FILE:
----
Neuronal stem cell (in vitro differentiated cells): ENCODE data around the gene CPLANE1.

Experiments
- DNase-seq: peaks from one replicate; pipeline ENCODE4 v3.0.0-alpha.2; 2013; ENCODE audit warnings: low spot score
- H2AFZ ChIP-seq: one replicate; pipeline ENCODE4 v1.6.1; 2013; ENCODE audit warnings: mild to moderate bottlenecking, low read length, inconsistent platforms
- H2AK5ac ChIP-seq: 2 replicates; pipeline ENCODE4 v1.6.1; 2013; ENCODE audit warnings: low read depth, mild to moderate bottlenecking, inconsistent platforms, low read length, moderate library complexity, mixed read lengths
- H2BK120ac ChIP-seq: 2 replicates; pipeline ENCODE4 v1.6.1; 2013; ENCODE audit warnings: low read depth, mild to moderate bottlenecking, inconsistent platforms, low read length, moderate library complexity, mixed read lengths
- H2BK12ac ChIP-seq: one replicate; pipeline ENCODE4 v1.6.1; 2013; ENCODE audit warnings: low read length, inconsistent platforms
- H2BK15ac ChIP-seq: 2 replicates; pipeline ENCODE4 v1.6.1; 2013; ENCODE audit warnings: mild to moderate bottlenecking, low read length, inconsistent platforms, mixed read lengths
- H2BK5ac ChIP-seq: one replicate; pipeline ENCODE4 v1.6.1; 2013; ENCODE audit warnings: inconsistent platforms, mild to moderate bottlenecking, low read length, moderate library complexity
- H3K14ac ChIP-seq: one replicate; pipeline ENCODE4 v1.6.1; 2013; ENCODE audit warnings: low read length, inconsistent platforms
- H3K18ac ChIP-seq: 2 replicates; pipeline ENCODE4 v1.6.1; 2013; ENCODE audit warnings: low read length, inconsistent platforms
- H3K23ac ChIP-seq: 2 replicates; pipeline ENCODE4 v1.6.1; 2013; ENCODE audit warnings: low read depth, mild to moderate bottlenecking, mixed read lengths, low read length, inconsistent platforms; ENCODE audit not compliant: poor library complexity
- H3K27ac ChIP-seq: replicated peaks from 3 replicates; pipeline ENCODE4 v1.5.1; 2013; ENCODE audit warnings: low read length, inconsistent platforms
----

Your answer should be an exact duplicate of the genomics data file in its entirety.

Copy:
Neuronal stem cell (in vitro differentiated cells): ENCODE data around the gene CPLANE1.

Experiments
- DNase-seq: peaks from one replicate; pipeline ENCODE4 v3.0.0-alpha.2; 2013; ENCODE audit warnings: low spot score
- H2AFZ ChIP-seq: one replicate; pipeline ENCODE4 v1.6.1; 2013; ENCODE audit warnings: mild to moderate bottlenecking, low read length, inconsistent platforms
- H2AK5ac ChIP-seq: 2 replicates; pipeline ENCODE4 v1.6.1; 2013; ENCODE audit warnings: low read depth, mild to moderate bottlenecking, inconsistent platforms, low read length, moderate library complexity, mixed read lengths
- H2BK120ac ChIP-seq: 2 replicates; pipeline ENCODE4 v1.6.1; 2013; ENCODE audit warnings: low read depth, mild to moderate bottlenecking, inconsistent platforms, low read length, moderate library complexity, mixed read lengths
- H2BK12ac ChIP-seq: one replicate; pipeline ENCODE4 v1.6.1; 2013; ENCODE audit warnings: low read length, inconsistent platforms
- H2BK15ac ChIP-seq: 2 replicates; pipeline ENCODE4 v1.6.1; 2013; ENCODE audit warnings: mild to moderate bottlenecking, low read length, inconsistent platforms, mixed read lengths
- H2BK5ac ChIP-seq: one replicate; pipeline ENCODE4 v1.6.1; 2013; ENCODE audit warnings: inconsistent platforms, mild to moderate bottlenecking, low read length, moderate library complexity
- H3K14ac ChIP-seq: one replicate; pipeline ENCODE4 v1.6.1; 2013; ENCODE audit warnings: low read length, inconsistent platforms
- H3K18ac ChIP-seq: 2 replicates; pipeline ENCODE4 v1.6.1; 2013; ENCODE audit warnings: low read length, inconsistent platforms
- H3K23ac ChIP-seq: 2 replicates; pipeline ENCODE4 v1.6.1; 2013; ENCODE audit warnings: low read depth, mild to moderate bottlenecking, mixed read lengths, low read length, inconsistent platforms; ENCODE audit not compliant: poor library complexity
- H3K27ac ChIP-seq: replicated peaks from 3 replicates; pipeline ENCODE4 v1.5.1; 2013; ENCODE audit warnings: low read length, inconsistent platforms